Exploring bird aerodynamics using radio-controlled models

Bioinspir Biomim. 2010 Dec;5(4):045008. doi: 10.1088/1748-3182/5/4/045008. Epub 2010 Nov 24.


A series of radio-controlled glider models was constructed by duplicating the aerodynamic shape of soaring birds (raven, turkey vulture, seagull and pelican). Controlled tests were conducted to determine the level of longitudinal and lateral-directional static stability, and to identify the characteristics that allowed flight without a vertical tail. The use of tail-tilt for controlling small bank-angle changes, as observed in soaring birds, was verified. Subsequent tests, using wing-tip ailerons, inferred that birds use a three-dimensional flow pattern around the wing tip (wing tip vortices) to control adverse yaw and to create a small amount of forward thrust in gliding flight.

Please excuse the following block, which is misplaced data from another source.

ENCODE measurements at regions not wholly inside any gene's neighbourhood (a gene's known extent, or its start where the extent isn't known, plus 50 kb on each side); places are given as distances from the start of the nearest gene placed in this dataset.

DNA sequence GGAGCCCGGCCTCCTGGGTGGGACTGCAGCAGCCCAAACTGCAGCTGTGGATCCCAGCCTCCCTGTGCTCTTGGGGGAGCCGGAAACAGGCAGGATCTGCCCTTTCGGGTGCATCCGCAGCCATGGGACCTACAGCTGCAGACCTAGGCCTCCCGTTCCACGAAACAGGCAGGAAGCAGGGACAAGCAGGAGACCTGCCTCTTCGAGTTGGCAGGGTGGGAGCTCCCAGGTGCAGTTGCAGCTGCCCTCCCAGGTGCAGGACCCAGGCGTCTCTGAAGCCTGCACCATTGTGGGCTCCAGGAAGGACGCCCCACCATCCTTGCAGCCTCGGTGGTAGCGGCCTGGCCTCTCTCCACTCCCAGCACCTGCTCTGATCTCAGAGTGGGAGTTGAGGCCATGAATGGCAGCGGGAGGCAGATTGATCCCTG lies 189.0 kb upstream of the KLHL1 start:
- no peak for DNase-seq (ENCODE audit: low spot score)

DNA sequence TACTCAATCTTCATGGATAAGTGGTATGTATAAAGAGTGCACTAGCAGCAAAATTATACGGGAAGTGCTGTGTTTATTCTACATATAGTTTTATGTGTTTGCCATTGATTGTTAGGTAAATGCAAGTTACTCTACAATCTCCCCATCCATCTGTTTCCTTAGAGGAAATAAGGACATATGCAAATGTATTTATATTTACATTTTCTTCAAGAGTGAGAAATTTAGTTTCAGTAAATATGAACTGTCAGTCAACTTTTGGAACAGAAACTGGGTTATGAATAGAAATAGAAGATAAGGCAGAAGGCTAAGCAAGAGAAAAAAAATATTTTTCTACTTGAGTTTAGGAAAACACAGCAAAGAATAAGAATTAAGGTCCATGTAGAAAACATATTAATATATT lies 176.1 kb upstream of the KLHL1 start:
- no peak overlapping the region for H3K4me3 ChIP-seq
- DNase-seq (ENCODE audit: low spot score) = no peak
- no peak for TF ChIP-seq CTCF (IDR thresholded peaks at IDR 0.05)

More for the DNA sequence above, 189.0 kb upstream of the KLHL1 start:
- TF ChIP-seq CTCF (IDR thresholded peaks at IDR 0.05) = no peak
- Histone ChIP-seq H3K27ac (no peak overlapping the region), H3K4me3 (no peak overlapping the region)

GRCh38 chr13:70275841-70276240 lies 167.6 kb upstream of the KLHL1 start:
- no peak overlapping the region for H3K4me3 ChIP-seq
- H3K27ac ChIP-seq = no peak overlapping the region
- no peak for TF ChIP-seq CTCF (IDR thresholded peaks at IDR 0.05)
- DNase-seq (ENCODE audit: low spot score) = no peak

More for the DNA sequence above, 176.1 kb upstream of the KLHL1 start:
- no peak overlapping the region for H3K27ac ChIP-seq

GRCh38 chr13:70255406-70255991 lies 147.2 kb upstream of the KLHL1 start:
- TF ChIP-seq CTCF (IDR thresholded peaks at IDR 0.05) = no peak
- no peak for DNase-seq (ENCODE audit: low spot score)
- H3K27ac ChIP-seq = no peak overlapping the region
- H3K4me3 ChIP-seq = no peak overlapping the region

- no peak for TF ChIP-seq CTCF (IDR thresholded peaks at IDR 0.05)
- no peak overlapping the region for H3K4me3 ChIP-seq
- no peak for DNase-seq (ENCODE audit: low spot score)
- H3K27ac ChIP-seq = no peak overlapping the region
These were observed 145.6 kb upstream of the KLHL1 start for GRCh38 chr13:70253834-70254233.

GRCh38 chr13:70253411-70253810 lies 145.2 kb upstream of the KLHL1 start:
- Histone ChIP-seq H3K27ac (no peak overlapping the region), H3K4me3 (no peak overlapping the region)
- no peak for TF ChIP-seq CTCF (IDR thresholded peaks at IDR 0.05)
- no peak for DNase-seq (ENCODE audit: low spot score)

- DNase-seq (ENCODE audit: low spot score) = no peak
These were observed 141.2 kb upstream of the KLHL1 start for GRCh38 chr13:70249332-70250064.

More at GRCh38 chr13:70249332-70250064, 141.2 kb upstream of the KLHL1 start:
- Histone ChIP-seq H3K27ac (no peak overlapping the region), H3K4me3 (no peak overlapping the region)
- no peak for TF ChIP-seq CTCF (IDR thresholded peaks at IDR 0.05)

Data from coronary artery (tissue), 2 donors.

MeSH terms

  • Aircraft*
  • Animals
  • Biomimetic Materials*
  • Birds / physiology*
  • Computer Simulation
  • Computer-Aided Design
  • Equipment Design
  • Flight, Animal / physiology*
  • Models, Biological*
  • Robotics / instrumentation
  • Telemetry / instrumentation*
  • Wings, Animal / physiology*